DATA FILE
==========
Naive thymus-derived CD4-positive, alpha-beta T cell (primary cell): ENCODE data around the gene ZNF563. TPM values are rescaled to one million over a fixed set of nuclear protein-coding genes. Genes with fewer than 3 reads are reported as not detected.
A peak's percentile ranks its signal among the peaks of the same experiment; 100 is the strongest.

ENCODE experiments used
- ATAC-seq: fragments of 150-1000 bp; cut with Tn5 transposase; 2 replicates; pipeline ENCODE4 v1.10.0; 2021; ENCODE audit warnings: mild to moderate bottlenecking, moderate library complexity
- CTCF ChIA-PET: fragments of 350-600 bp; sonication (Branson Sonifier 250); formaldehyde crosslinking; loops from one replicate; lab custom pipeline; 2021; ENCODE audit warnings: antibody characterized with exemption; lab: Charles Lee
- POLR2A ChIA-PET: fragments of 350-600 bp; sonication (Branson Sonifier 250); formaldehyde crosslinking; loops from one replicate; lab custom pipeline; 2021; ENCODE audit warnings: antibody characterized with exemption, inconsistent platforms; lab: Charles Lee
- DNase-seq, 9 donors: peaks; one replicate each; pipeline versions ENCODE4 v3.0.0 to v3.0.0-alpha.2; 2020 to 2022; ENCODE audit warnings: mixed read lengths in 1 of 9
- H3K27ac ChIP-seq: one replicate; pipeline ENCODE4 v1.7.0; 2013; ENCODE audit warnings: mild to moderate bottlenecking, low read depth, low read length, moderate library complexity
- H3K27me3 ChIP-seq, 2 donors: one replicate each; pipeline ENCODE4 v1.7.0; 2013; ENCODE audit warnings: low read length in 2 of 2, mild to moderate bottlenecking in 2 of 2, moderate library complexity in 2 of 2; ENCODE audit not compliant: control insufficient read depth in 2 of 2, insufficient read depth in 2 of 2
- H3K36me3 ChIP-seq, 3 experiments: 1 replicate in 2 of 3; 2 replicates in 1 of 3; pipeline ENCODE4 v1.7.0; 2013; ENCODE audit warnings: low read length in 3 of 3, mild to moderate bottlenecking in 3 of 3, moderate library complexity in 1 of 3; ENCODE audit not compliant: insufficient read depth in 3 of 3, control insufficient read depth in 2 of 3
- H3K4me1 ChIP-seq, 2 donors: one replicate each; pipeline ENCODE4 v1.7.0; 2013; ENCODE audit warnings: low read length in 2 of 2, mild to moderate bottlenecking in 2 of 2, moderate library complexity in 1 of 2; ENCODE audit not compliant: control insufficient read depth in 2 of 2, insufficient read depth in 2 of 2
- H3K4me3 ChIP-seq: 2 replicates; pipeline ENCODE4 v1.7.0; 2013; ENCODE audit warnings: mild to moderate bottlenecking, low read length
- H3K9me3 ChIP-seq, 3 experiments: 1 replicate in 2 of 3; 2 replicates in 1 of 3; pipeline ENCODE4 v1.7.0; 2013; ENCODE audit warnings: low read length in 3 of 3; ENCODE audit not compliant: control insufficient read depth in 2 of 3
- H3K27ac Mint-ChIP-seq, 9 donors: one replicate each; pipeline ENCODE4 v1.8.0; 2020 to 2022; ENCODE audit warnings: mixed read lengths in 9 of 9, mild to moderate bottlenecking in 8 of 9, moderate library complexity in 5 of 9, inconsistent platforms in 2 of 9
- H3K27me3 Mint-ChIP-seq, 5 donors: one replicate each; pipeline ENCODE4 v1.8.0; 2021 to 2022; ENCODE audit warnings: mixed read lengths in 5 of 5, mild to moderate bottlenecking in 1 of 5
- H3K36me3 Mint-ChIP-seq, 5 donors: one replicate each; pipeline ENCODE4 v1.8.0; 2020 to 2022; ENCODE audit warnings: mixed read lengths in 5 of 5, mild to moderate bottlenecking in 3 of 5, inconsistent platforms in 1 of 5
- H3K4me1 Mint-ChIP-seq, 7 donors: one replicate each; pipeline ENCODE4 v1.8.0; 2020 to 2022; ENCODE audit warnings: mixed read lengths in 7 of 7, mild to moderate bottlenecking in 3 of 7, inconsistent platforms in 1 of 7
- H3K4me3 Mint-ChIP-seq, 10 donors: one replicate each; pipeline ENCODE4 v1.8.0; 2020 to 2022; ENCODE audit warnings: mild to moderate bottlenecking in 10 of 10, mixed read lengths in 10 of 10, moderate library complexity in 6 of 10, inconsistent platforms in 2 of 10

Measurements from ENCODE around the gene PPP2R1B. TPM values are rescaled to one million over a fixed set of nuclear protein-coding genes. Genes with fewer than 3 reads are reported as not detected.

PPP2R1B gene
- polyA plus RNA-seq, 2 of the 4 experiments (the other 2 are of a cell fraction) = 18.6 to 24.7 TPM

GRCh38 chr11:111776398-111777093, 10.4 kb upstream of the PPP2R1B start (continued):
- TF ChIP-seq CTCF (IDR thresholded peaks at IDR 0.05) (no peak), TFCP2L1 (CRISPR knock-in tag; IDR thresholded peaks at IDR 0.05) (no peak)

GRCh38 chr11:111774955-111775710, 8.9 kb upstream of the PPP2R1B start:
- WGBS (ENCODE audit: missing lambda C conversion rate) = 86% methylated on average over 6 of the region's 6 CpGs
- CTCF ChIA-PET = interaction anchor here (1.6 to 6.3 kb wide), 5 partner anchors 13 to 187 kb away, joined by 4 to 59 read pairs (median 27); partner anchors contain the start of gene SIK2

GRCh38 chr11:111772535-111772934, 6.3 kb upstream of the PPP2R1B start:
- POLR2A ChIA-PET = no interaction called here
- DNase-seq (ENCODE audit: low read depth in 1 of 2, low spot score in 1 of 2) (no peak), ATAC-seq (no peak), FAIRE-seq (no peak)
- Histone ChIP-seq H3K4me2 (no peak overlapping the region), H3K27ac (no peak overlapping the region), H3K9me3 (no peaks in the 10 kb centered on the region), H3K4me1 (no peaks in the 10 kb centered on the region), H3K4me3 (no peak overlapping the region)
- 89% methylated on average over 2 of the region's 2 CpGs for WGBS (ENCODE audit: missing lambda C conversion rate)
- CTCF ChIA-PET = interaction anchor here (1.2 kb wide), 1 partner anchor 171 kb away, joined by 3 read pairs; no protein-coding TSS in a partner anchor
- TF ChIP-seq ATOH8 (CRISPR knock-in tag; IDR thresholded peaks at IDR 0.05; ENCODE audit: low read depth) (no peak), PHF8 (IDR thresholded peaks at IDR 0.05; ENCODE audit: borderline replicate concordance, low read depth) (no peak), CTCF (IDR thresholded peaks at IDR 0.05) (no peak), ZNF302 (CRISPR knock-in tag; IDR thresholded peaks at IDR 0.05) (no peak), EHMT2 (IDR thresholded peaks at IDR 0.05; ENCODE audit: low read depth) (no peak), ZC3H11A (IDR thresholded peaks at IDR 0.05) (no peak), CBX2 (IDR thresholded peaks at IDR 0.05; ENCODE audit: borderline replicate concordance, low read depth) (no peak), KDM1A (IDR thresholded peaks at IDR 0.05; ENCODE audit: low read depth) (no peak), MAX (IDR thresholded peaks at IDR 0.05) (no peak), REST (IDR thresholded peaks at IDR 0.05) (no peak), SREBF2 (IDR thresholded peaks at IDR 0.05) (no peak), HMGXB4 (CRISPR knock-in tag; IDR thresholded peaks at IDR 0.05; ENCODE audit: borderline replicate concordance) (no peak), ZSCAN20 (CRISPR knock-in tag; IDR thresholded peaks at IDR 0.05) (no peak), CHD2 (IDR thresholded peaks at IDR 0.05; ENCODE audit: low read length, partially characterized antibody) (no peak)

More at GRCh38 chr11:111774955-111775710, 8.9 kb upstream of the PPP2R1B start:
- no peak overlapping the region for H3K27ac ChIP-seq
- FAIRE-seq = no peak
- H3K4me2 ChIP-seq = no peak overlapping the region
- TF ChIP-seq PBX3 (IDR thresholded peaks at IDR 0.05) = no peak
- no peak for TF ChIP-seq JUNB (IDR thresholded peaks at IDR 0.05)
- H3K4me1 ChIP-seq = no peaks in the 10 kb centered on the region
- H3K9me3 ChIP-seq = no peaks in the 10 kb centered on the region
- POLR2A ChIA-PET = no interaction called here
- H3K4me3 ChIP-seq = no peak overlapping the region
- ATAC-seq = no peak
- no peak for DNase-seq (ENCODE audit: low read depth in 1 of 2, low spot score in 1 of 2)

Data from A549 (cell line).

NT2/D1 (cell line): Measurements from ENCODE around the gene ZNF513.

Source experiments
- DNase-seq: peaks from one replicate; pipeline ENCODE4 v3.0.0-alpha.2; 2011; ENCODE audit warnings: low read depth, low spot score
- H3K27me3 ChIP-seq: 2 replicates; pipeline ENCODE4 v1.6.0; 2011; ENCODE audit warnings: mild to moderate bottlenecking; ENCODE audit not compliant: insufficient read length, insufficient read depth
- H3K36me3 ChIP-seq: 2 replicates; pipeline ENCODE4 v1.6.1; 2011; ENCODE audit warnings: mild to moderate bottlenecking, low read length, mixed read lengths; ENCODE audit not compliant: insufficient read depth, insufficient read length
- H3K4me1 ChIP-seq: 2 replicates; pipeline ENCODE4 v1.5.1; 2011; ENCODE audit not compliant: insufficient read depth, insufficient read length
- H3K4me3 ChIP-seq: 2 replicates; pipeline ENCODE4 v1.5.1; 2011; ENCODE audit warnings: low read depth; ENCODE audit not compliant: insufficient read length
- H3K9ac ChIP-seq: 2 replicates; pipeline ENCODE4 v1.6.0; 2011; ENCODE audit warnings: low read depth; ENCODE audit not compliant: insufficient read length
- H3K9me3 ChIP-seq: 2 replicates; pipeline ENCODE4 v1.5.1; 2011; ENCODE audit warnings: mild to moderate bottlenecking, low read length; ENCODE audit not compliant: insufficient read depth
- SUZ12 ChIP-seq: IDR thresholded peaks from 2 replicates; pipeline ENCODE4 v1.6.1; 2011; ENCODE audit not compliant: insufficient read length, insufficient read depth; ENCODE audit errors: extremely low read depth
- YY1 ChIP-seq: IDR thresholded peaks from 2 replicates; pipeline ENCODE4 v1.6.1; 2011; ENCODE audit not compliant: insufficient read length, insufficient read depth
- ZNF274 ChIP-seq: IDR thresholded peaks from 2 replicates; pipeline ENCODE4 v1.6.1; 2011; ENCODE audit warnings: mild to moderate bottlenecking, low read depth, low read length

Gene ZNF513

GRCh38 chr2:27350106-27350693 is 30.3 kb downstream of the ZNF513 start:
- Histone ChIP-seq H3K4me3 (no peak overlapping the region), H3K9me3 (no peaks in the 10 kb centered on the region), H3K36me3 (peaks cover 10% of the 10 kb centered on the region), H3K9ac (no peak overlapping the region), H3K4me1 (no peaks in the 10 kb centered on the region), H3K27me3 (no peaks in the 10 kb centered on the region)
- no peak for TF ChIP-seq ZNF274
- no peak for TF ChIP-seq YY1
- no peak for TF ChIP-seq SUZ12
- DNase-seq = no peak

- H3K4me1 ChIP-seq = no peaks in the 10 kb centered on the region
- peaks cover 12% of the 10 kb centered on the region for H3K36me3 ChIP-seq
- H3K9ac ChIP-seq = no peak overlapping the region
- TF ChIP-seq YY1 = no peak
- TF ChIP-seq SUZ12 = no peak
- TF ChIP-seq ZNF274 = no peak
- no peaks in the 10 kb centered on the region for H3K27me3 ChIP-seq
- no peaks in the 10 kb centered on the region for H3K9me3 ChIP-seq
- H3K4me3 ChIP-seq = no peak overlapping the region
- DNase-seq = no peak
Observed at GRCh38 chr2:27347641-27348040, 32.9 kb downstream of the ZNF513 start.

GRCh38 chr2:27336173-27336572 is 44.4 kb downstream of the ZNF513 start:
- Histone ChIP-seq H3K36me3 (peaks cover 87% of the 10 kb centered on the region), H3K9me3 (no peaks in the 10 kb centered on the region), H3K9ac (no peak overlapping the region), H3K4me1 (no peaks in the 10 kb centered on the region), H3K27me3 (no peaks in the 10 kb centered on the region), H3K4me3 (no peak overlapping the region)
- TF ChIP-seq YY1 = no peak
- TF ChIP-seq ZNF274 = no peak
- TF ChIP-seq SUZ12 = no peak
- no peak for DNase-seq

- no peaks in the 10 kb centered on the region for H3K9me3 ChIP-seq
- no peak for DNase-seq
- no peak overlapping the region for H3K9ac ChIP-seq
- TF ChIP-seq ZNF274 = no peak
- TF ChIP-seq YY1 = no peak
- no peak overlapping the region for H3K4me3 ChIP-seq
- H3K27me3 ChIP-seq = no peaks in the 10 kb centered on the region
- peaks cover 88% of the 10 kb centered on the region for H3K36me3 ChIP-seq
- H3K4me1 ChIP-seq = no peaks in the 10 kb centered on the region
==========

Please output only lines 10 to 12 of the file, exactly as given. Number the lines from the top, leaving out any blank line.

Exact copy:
- H3K36me3 ChIP-seq, 3 experiments: 1 replicate in 2 of 3; 2 replicates in 1 of 3; pipeline ENCODE4 v1.7.0; 2013; ENCODE audit warnings: low read length in 3 of 3, mild to moderate bottlenecking in 3 of 3, moderate library complexity in 1 of 3; ENCODE audit not compliant: insufficient read depth in 3 of 3, control insufficient read depth in 2 of 3
- H3K4me1 ChIP-seq, 2 donors: one replicate each; pipeline ENCODE4 v1.7.0; 2013; ENCODE audit warnings: low read length in 2 of 2, mild to moderate bottlenecking in 2 of 2, moderate library complexity in 1 of 2; ENCODE audit not compliant: control insufficient read depth in 2 of 2, insufficient read depth in 2 of 2
- H3K4me3 ChIP-seq: 2 replicates; pipeline ENCODE4 v1.7.0; 2013; ENCODE audit warnings: mild to moderate bottlenecking, low read length